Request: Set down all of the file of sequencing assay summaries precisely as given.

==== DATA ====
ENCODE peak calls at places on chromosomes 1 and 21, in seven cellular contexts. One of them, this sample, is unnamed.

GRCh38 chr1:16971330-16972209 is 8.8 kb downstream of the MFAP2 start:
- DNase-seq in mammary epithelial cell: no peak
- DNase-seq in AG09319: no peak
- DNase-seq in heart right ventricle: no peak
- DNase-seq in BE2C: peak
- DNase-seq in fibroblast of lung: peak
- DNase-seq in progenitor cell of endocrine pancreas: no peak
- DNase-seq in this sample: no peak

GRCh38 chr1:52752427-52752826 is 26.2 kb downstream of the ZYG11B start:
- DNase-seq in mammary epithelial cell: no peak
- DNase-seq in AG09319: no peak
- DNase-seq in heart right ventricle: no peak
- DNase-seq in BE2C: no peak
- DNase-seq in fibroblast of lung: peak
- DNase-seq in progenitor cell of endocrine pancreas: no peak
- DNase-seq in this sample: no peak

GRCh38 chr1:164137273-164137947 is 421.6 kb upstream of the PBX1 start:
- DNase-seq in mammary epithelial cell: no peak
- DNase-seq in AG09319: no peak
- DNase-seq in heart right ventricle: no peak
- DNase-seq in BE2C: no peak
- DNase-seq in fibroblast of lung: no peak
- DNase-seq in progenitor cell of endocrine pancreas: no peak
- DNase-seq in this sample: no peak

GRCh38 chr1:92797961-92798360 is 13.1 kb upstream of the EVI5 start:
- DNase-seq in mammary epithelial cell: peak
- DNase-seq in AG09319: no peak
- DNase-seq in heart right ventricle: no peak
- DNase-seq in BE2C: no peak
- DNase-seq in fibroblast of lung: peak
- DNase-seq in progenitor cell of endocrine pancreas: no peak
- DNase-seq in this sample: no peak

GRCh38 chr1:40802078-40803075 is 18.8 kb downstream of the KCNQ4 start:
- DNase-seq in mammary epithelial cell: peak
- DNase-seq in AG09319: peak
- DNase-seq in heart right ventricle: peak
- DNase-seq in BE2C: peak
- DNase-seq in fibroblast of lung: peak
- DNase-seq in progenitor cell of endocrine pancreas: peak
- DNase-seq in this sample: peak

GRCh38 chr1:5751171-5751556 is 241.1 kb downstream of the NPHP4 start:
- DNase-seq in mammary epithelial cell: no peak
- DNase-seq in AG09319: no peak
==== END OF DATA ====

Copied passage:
ENCODE peak calls at places on chromosomes 1 and 21, in seven cellular contexts. One of them, this sample, is unnamed.

GRCh38 chr1:16971330-16972209 is 8.8 kb downstream of the MFAP2 start:
- DNase-seq in mammary epithelial cell: no peak
- DNase-seq in AG09319: no peak
- DNase-seq in heart right ventricle: no peak
- DNase-seq in BE2C: peak
- DNase-seq in fibroblast of lung: peak
- DNase-seq in progenitor cell of endocrine pancreas: no peak
- DNase-seq in this sample: no peak

GRCh38 chr1:52752427-52752826 is 26.2 kb downstream of the ZYG11B start:
- DNase-seq in mammary epithelial cell: no peak
- DNase-seq in AG09319: no peak
- DNase-seq in heart right ventricle: no peak
- DNase-seq in BE2C: no peak
- DNase-seq in fibroblast of lung: peak
- DNase-seq in progenitor cell of endocrine pancreas: no peak
- DNase-seq in this sample: no peak

GRCh38 chr1:164137273-164137947 is 421.6 kb upstream of the PBX1 start:
- DNase-seq in mammary epithelial cell: no peak
- DNase-seq in AG09319: no peak
- DNase-seq in heart right ventricle: no peak
- DNase-seq in BE2C: no peak
- DNase-seq in fibroblast of lung: no peak
- DNase-seq in progenitor cell of endocrine pancreas: no peak
- DNase-seq in this sample: no peak

GRCh38 chr1:92797961-92798360 is 13.1 kb upstream of the EVI5 start:
- DNase-seq in mammary epithelial cell: peak
- DNase-seq in AG09319: no peak
- DNase-seq in heart right ventricle: no peak
- DNase-seq in BE2C: no peak
- DNase-seq in fibroblast of lung: peak
- DNase-seq in progenitor cell of endocrine pancreas: no peak
- DNase-seq in this sample: no peak

GRCh38 chr1:40802078-40803075 is 18.8 kb downstream of the KCNQ4 start:
- DNase-seq in mammary epithelial cell: peak
- DNase-seq in AG09319: peak
- DNase-seq in heart right ventricle: peak
- DNase-seq in BE2C: peak
- DNase-seq in fibroblast of lung: peak
- DNase-seq in progenitor cell of endocrine pancreas: peak
- DNase-seq in this sample: peak

GRCh38 chr1:5751171-5751556 is 241.1 kb downstream of the NPHP4 start:
- DNase-seq in mammary epithelial cell: no peak
- DNase-seq in AG09319: no peak